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Eastern brown pelican (Western Gulf Coast DPS)

The western gulf population of the eastern brown pelican (Pelecanus occidentalis carolinus) occurs along the Gulf of Mexico in Mississippi, Louisianna, Texas, Veracruz, and the Yucatan Peninsula, Belize, the Atlantic and Pacific coasts of the Honduras, and the Pacific Coast Coasta Rica, and Panama [1]. It has a complex Endangered Species Act listing history. It was listed as an endangered species in 1970 as part of the species (P. occidentalis). In 1985 the portion of P. o. carolinus east of Mississippi was declared recovered and delisted. The MS, LA, TX portion remained listed as a single entity joined with the Caribbean (P. o. occidentalis) and west coast (P. o. californicus) subspecies. Logically, the listed entity should be split into the Western Gulf distinct population segment (MS, LA, TX population of P. o. carolinensis), the Caribbean brown pelican (P. o. occidentalis) and the California brown pelican (P. o. californicus).

Louisianna: The brown pelican is the state bird. It was extirpated between 1957 and 1961 but was restablished by 1971 [2]. Nests increased from 11 in 1971 [2], to 1,775 in 1989, to 10,217 in 1999 [2]. The National Audubon Society proposed removing it from the state endangered species list in 1999 [3].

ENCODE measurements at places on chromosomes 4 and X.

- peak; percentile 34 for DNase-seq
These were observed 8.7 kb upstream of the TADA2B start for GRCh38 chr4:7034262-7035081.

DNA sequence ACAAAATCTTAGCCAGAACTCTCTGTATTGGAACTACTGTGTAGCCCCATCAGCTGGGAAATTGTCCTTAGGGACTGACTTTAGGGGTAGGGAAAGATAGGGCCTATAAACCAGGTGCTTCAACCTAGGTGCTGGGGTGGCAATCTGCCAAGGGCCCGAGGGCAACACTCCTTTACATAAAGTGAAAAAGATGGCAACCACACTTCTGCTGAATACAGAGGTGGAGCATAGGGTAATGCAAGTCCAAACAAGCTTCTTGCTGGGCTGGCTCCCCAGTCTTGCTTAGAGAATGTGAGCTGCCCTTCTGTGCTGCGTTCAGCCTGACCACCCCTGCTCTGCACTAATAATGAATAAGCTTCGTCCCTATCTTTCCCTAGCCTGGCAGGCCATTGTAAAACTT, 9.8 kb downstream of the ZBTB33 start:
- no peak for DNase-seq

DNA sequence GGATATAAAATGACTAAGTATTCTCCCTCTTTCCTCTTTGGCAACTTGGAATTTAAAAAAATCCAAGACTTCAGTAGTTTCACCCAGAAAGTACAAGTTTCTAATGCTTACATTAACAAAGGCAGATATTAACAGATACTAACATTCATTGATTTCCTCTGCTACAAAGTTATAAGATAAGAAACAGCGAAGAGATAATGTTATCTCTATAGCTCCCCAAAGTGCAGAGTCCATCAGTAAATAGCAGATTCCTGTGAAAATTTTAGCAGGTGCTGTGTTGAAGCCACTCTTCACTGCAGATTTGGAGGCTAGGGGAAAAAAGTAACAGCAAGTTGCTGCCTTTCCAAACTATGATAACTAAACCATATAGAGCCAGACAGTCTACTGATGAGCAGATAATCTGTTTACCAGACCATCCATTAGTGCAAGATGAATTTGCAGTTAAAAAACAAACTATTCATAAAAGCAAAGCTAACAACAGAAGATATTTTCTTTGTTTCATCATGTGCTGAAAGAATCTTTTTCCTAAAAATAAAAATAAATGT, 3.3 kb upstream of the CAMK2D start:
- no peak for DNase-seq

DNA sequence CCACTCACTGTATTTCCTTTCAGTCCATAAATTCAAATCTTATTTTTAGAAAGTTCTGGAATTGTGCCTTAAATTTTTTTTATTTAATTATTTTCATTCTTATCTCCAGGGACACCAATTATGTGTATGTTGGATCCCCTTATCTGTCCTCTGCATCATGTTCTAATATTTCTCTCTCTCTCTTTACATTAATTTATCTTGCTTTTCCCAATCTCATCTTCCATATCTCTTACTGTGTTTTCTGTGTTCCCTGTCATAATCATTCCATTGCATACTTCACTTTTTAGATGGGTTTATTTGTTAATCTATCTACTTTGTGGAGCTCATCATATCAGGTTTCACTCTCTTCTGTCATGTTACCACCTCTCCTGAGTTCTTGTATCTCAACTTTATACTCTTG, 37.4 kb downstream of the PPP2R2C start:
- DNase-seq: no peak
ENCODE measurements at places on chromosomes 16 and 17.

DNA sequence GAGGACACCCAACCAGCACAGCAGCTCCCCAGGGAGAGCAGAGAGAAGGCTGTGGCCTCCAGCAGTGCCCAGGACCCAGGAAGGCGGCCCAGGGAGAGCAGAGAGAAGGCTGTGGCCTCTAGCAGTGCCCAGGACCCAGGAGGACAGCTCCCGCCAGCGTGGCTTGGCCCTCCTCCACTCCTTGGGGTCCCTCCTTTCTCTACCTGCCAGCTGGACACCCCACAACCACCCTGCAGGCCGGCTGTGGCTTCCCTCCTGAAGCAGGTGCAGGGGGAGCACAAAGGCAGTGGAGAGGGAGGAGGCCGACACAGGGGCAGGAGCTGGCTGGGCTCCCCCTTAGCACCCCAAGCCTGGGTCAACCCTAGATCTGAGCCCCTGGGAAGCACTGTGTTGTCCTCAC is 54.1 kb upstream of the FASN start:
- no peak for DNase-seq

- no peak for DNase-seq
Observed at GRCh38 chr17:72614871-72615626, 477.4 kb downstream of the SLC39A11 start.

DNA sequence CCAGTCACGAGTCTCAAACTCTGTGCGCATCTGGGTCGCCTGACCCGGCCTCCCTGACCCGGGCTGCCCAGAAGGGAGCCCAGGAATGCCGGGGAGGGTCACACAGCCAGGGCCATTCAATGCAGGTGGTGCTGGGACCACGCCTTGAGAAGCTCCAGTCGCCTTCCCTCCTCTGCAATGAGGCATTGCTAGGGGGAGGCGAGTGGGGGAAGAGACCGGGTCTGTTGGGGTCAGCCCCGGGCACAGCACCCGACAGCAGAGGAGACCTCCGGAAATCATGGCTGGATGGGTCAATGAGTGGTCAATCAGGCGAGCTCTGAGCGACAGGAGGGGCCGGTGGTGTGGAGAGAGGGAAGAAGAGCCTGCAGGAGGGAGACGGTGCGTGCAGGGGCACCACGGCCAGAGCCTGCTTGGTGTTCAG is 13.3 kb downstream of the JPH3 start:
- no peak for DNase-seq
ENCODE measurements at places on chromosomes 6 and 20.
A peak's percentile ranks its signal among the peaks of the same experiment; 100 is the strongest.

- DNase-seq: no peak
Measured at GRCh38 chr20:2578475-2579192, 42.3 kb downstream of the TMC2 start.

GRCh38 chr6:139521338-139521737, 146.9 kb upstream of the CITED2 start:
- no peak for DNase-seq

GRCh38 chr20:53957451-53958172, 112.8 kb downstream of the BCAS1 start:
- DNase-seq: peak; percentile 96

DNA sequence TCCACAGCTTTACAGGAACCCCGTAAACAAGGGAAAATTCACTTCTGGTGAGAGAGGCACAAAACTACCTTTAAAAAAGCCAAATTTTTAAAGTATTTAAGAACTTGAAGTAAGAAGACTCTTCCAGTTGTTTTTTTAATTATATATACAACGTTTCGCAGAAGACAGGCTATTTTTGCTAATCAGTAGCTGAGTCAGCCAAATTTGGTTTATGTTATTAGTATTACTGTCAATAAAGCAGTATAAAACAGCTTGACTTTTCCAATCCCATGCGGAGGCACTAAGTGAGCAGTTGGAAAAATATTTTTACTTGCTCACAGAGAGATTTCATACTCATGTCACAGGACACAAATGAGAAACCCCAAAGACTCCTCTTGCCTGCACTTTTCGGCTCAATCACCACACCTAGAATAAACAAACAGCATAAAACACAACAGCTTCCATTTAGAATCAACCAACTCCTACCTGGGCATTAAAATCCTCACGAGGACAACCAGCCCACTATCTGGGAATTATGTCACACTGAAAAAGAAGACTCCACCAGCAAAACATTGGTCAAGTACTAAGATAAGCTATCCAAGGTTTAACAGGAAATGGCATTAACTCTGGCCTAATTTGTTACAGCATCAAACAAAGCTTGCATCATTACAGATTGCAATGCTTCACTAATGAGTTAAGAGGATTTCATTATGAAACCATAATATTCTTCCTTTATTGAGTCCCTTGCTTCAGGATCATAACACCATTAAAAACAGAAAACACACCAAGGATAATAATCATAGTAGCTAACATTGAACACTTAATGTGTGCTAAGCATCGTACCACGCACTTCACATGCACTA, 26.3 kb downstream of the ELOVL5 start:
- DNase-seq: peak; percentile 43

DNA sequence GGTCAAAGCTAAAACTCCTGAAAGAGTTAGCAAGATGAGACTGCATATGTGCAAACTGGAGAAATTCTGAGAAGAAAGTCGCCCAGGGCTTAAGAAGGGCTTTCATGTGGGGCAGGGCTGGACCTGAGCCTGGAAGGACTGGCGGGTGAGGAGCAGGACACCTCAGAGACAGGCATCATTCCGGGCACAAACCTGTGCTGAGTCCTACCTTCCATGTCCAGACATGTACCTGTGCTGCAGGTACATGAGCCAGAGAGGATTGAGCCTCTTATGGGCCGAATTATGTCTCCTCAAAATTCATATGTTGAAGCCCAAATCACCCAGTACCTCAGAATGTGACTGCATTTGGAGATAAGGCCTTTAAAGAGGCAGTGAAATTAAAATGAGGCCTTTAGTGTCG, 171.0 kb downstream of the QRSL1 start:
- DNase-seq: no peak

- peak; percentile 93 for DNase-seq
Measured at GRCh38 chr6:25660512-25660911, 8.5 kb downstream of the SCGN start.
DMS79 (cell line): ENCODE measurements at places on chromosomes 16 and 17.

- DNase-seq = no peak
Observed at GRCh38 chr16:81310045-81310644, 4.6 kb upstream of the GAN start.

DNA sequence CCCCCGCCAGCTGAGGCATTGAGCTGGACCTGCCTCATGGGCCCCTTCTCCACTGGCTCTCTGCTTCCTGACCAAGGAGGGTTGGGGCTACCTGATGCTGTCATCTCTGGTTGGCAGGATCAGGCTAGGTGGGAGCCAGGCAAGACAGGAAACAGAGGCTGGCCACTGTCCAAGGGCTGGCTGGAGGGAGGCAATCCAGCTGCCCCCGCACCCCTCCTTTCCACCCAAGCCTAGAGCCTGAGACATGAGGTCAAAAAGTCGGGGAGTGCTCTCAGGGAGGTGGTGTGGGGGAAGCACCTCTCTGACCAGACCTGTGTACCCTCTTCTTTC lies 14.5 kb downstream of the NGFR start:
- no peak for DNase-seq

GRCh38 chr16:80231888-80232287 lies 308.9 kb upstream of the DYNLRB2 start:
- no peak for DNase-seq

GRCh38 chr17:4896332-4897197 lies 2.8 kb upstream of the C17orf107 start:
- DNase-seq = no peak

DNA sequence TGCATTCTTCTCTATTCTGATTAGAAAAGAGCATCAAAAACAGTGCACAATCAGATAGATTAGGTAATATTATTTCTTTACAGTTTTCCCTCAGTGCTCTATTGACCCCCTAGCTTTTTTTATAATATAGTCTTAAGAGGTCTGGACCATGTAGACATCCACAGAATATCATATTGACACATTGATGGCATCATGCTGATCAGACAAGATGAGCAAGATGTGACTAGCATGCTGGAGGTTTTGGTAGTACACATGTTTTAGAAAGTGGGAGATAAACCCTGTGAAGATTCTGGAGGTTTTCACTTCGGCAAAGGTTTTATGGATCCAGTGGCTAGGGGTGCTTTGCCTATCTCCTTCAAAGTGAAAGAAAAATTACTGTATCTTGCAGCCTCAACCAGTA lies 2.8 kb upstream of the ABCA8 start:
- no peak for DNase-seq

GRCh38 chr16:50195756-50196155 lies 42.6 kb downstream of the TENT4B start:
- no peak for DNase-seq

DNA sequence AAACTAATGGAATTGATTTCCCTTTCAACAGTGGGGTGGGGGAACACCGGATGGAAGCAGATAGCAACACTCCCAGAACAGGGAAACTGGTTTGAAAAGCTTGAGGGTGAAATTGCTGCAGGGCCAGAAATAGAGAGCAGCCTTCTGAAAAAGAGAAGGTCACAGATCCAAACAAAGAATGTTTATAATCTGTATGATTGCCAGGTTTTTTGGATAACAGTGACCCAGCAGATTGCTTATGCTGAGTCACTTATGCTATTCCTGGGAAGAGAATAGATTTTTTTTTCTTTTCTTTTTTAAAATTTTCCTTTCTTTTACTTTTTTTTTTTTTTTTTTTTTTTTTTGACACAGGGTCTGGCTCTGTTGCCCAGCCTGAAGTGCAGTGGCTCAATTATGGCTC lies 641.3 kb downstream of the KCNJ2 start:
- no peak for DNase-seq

Texas: Nests increased from 8 in 1970 [2], to 679 in 1989 and 2,813 in 1999 [1]. The National Audubon Society proposed removing it from the state endangered species list in 1999 [3].

Mississippi: Brown pelicans did not nest in Mississippi as of 1999 [1].

[1] Shields, M. 2002. Brown Pelican (Pelecanus occidentalis). In The Birds of North America, No. 609 (A. Poole and F. Gill, eds.). The Birds of North America, Inc., Philadelphia, PA.
[2] USFWS. 1985. Removal of the brown pelican in the southeastern United States from the list of endangered and threatened wildlife. U.S. Fish and Wildlife Service, February 4, 1985 (50 FR 4938)
[3] National Audubon Society. 2005. Pelecanus occidentalis, Brown Pelican. Website (www.audubon.org/local/latin/bulletin5/featured.html) visited December 30, 2005.

Banner photo © Phillip Colla